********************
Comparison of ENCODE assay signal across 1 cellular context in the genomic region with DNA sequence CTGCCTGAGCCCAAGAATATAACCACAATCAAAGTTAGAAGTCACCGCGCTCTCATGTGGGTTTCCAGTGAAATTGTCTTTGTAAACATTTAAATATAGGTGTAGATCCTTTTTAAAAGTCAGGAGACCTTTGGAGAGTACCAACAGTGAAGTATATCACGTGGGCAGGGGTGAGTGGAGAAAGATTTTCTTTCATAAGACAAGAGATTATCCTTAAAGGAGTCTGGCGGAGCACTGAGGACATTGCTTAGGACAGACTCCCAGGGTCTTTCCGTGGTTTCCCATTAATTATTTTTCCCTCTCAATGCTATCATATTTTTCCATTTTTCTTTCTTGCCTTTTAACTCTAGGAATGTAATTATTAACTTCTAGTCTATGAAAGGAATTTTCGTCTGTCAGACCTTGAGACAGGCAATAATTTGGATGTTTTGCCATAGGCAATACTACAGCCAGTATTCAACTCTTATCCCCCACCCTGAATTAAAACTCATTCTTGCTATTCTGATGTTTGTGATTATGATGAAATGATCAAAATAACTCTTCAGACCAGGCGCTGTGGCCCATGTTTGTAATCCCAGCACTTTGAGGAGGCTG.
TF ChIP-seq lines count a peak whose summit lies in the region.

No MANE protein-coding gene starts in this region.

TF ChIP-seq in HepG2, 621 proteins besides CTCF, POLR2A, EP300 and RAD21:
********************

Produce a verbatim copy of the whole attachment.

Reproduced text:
Comparison of ENCODE assay signal across 1 cellular context in the genomic region with DNA sequence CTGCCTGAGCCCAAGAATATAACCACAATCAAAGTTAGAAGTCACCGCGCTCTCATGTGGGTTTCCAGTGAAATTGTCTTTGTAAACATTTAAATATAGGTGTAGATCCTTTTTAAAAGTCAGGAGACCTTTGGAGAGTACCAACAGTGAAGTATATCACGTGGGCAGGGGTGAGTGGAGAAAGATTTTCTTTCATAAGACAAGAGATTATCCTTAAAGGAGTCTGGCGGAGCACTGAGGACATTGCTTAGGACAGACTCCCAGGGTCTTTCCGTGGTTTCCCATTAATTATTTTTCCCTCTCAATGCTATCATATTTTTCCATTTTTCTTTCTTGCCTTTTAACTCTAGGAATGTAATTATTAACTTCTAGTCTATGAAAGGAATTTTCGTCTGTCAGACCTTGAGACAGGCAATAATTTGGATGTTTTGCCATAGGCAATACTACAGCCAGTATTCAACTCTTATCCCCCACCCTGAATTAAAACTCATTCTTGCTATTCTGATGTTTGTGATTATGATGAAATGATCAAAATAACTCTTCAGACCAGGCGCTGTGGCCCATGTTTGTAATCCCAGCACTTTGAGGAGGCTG.
TF ChIP-seq lines count a peak whose summit lies in the region.

No MANE protein-coding gene starts in this region.

TF ChIP-seq in HepG2, 621 proteins besides CTCF, POLR2A, EP300 and RAD21: